G8 Moves Backward on Climate Change

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Statement of organizations affiliated with the G8 Action Network


Sapporo, Hokkaido, Japan, July 9, 2008: The G8’s communiqué regarding their action on climate is actually inaction being masked as movement. It is a great fraud being perpetrated on the global community that would significantly reduce its capacity to contain climate change.

We fully agree with the statement of the Government of South Africa that “[W]hile the Statement may appear as a movement forward, we are concerned that it may, in effect, be a regression from what is required to make a meaningful contribution to meeting the challenges of climate change.”

Retreat From Bali

The announcement of the agreement among the G8 to reduce greenhouse gas emissions globally by 50 per cent by 2050 is actually a step back from the minimum action that was demanded by the global community during the United Nations Summit on Climate Change in Bali last December. In Bali, opposition from the US, Japan, and Canada almost killed a developing consensus that should commit industrialized (Annex 1) countries to cut greenhouse gas emissions by 25-40 per cent from 1990 levels by 2020. That developing consensus also projected the minimum cut needed by 2050 to be in the range of 80 to 90 per cent if the rise in global temperature was to be kept below 2 degrees centigrade in the 21st century.

The G8’s 50 per cent formula is objectionable on several counts:

First, the G8 formula is a global cut, not one undertaken by the industrialized or Annex One countries, so big polluters like the US can actually free-ride on the rest of the world.

Second, the cut has no clear baseline. It was revealing that in announcing it, Japanese Prime Minister Yasuo Fukuda initially said it was from 1990 levels, then had to take back that statement and subsequently mentioned a 2000 baseline.

Third, this declaration of intent is not binding and there is no indication that the G8 want to bring their “commitment” fully under the United Nations climate negotiations framework that would bind its signatories. Indeed, the G8 announcement reinforces the G8 as a site for climate action that rivals the UN process and effectively subverts it. Not surprisingly, the G8 declaration emerged as part of a parallel process known as the “Major Economies Meeting.” The Major Economies Meeting is a US initiative to wrest decision-making on climate from the United Nations framework and process.

All in all, the G8 announcement is one giant step away from meaningful mandatory reductions and significantly increases the chances of the planet slipping into uncontrolled climate change.

Supporting the Wrong Agency

Another setback to the cause of effective climate action was the G8’s endorsement of the World Bank’s Climate Investment Funds, to which the communiqué said certain countries had already pledged $6 billion. Civil society groups monitoring the Bank’s environment program had already warned the G8 that there are very serious concerns that the funds would be heavily oriented toward funding large-scale coal plants. Without a clear definition of clean technology, the funds may be used to finance projects that do not clearly mitigate climate change or may take up resources that bring only minor or incremental change at a time that fundamental change is needed.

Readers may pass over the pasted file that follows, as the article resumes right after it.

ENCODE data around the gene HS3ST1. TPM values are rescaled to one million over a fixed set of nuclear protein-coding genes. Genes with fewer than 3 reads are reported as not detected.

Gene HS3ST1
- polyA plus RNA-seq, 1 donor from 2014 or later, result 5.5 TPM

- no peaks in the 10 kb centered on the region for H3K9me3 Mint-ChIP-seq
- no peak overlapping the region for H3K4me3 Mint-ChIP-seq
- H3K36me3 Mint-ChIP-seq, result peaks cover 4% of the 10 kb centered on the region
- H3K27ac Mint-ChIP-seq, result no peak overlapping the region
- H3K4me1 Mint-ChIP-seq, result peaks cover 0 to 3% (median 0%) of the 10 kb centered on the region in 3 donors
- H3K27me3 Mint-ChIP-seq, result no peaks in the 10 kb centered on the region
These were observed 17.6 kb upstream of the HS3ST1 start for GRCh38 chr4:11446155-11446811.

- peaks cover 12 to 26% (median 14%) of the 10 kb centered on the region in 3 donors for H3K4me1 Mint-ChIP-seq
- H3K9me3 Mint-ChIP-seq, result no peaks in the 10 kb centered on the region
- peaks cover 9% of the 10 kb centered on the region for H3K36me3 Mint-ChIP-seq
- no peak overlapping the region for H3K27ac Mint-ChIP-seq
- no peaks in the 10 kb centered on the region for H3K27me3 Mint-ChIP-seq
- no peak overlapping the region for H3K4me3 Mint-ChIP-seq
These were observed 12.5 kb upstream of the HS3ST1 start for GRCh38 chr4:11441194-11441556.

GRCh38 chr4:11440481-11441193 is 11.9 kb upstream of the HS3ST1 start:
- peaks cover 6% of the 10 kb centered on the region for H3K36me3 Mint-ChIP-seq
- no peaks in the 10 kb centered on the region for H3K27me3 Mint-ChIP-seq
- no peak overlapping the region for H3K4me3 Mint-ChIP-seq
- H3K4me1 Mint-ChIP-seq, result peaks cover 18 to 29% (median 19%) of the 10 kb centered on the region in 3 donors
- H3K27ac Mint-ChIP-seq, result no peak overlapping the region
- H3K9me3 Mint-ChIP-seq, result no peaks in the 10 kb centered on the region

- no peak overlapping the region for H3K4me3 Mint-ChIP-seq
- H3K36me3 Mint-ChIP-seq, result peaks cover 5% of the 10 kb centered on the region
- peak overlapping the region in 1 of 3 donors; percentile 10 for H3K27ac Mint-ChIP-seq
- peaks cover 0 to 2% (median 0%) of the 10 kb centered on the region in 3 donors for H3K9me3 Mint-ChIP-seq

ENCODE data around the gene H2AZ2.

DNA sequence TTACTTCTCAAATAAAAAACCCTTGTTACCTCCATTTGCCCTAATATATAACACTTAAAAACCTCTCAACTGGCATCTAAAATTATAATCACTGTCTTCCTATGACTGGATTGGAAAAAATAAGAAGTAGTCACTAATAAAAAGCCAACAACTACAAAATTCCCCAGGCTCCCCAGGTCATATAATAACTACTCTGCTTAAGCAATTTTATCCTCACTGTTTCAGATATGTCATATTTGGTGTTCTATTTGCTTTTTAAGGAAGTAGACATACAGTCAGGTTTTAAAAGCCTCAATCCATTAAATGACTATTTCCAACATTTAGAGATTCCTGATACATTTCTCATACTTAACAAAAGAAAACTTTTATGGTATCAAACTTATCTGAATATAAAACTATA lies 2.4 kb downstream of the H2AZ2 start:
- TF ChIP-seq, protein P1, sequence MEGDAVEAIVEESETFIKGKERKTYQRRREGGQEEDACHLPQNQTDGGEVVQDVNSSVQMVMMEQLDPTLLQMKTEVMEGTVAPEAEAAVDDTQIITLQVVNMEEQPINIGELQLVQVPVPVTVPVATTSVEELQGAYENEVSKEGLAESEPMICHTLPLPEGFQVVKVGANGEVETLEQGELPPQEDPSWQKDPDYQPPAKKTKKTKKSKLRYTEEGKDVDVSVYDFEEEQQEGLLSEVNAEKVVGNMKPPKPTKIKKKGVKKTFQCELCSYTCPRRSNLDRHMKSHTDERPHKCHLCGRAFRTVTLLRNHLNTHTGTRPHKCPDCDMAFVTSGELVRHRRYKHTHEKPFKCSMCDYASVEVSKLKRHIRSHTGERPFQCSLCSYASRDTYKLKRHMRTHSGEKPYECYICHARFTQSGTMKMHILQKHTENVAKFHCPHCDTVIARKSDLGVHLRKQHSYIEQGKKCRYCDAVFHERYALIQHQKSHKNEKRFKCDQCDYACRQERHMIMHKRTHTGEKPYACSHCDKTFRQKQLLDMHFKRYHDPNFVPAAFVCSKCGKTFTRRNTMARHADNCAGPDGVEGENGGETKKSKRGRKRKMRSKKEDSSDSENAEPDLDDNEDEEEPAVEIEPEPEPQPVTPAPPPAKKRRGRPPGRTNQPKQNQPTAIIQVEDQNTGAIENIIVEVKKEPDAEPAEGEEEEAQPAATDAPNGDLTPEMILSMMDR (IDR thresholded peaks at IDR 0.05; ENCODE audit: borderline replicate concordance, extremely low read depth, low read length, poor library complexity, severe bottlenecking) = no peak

Just as the G8 undermines the UN as the site for climate action, so does the World Bank subvert an already established UN mechanism. An Adaptation Fund under the United Nations Framework Convention on Climate Change (UNFCCC) was established in Bali by the Conference of Parties in December 2007 precisely to provide technological assistance to developing countries. Instead of funding this mechanism, the G8 countries may now divert their contributions to the World Bank Climate Investment Funds to maintain control of the process of technology transfer. Not surprisingly, the developing countries have criticized the World Bank mechanism as a threat to serious efforts to assist the global South to deal with climate change.

After failing as a development bank, the World Bank is now trying to create the image that it is the “climate bank.” This is indeed the height of hypocrisy. With $2 billion already spent on coal, oil and gas projects over the last year, the World Bank has broken its own record as the world’s largest multilateral financier of greenhouse-emitting energy initiatives. Even as it pretends to deal with climate change with its Climate Investment Funds, the Bank is actually exacerbating it with its massive fossil fuel extraction lending.

We must call a spade a spade. The G8 declaration does not constitute an advance but a step backward in the global community’s ability to deal with climate change. Saying that it is better than nothing or that it is realistic given the Bush administration’s opposition to significant action is to lend legitimacy to a dangerous charade.

The G8 has once again lived up to its reputation of being an obstacle to the global community’s efforts to come to grips with the challenges of our times. We repeat our call to disband this unelected body of rich country governments that acts as if it were the government of the world.

G8 Action Network

Partial List of Endorsers:

  • Attac Japan
  • ESK-Basque Country
  • Focus on the Global South
  • Freedom from Debt Coalition
  • Friends of the Earth International
  • FSU-France
  • Institute for Policy Studies, US
  • Sustainable Energy and Economy Network
  • Via Campesina

1 Comment

  • Climate Change made the typhoons in the south pacific very destructive. Typhoon Ketsana made a lot of mess in Philippines and Vietnam